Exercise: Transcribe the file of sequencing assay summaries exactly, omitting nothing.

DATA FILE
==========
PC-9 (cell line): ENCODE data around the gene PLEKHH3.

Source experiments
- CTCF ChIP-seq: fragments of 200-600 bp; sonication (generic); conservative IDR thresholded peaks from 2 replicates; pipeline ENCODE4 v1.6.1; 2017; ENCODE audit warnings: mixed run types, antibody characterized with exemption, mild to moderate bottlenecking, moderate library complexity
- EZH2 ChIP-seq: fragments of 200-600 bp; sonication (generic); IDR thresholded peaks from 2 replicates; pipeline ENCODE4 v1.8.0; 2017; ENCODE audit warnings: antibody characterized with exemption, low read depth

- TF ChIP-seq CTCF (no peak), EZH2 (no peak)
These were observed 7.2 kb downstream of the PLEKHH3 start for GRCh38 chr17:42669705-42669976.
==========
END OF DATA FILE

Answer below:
PC-9 (cell line): ENCODE data around the gene PLEKHH3.

Source experiments
- CTCF ChIP-seq: fragments of 200-600 bp; sonication (generic); conservative IDR thresholded peaks from 2 replicates; pipeline ENCODE4 v1.6.1; 2017; ENCODE audit warnings: mixed run types, antibody characterized with exemption, mild to moderate bottlenecking, moderate library complexity
- EZH2 ChIP-seq: fragments of 200-600 bp; sonication (generic); IDR thresholded peaks from 2 replicates; pipeline ENCODE4 v1.8.0; 2017; ENCODE audit warnings: antibody characterized with exemption, low read depth

- TF ChIP-seq CTCF (no peak), EZH2 (no peak)
These were observed 7.2 kb downstream of the PLEKHH3 start for GRCh38 chr17:42669705-42669976.